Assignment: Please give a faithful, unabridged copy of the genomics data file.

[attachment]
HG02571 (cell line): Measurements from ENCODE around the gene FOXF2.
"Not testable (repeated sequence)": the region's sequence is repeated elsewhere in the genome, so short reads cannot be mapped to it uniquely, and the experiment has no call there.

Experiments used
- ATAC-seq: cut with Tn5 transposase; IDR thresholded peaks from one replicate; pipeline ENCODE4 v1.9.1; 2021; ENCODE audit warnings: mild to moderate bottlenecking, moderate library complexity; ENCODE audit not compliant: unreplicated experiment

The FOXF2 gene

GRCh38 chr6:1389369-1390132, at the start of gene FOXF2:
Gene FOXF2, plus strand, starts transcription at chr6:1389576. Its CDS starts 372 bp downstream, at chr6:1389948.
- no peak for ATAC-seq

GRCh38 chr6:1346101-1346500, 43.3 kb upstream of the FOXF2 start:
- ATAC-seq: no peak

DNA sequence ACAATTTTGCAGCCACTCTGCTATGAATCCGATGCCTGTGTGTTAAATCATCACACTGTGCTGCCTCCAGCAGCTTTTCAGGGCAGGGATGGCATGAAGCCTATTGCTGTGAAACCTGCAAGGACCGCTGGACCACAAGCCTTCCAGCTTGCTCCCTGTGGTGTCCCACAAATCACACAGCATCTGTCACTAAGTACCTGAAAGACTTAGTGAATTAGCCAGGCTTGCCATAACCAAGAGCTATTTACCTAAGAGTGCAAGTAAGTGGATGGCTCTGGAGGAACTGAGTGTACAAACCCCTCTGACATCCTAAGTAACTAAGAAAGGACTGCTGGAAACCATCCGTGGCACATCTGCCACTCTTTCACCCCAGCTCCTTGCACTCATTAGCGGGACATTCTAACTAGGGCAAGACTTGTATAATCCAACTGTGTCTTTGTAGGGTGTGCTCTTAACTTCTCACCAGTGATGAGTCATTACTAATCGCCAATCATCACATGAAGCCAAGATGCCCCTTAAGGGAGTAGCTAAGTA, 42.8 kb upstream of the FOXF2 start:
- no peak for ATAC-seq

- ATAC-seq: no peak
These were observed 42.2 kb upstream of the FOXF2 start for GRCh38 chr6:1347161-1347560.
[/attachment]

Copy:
HG02571 (cell line): Measurements from ENCODE around the gene FOXF2.
"Not testable (repeated sequence)": the region's sequence is repeated elsewhere in the genome, so short reads cannot be mapped to it uniquely, and the experiment has no call there.

Experiments used
- ATAC-seq: cut with Tn5 transposase; IDR thresholded peaks from one replicate; pipeline ENCODE4 v1.9.1; 2021; ENCODE audit warnings: mild to moderate bottlenecking, moderate library complexity; ENCODE audit not compliant: unreplicated experiment

The FOXF2 gene

GRCh38 chr6:1389369-1390132, at the start of gene FOXF2:
Gene FOXF2, plus strand, starts transcription at chr6:1389576. Its CDS starts 372 bp downstream, at chr6:1389948.
- no peak for ATAC-seq

GRCh38 chr6:1346101-1346500, 43.3 kb upstream of the FOXF2 start:
- ATAC-seq: no peak

DNA sequence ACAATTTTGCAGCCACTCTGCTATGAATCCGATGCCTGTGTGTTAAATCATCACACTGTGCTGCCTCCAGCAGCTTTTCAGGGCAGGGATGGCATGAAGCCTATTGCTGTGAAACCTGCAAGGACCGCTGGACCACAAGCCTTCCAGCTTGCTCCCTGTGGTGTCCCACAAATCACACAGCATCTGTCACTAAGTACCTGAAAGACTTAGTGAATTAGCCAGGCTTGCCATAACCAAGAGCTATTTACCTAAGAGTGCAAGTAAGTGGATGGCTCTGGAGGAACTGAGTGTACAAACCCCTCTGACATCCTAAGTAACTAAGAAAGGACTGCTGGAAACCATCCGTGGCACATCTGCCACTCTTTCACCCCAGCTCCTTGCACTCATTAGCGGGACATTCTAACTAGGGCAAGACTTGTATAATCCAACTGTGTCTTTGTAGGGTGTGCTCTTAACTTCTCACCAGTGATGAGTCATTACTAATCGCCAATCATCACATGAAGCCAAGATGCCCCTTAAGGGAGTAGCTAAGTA, 42.8 kb upstream of the FOXF2 start:
- no peak for ATAC-seq

- ATAC-seq: no peak
These were observed 42.2 kb upstream of the FOXF2 start for GRCh38 chr6:1347161-1347560.